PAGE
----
Dynamics of carbohydrate strands in water and interactions with clay minerals: influence of pH, surface chemistry, and electrolytes†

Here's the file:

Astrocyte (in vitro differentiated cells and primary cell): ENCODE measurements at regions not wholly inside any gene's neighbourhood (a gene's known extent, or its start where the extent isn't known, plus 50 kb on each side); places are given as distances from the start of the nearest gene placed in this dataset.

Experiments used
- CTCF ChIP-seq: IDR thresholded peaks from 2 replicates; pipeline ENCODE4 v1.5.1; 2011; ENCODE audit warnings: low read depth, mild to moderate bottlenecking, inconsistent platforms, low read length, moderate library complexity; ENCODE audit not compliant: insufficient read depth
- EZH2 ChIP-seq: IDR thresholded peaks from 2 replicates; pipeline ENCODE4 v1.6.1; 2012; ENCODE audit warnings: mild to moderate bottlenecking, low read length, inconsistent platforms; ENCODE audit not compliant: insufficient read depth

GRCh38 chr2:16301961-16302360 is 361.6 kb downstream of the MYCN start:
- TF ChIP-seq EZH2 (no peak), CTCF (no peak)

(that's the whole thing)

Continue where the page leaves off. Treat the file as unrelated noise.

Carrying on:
Carbohydrate hydrogels are extensively used in pharmaceuticals and engineered biomaterials. Molecular conformations, assembly, and interactions of the carbohydrate strands with stabilizers such as clay minerals in aqueous solution are difficult to quantify in experiments and the hydrogel properties remain largely a result of trial-and-error studies. We analyzed the assembly of gellan gum in aqueous solution and interactions with dispersed clay minerals in all-atomic detail using molecular dynamics simulation, atomic force microscopy (AFM), and comparisons to earlier measurements. Gellan strands associate at low pH values of 2 and gradually disassemble to double strands with weak association of −0.4 kcal per mole carbohydrate ring as the pH values increases to 9. Ionization of the carbonic acid side groups in the backbone extends the chains and accelerates the conformational dynamics via rapidly changing intramolecular ion bridges. Gellan interactions with clay minerals depend on the strength of electric triple layers between clay, cations, and anionic polymer strands, as well as weaker hydrogen bonds along the edges, which are tunable as a function of the clay surface chemistry, local ionic strength, and pH values. Interaction energies range from −4 to +6 kcal per mol carbohydrate ring and were most favorable for electric triple layers with high charge mobility, which can be achieved for intermediate cation exchange capacity of the clay mineral and high pH values to increase ionization of the clay edges and of the polymer. The findings provide understanding and help control the dynamics and stabilization of carbohydrate hydrogels by clay minerals.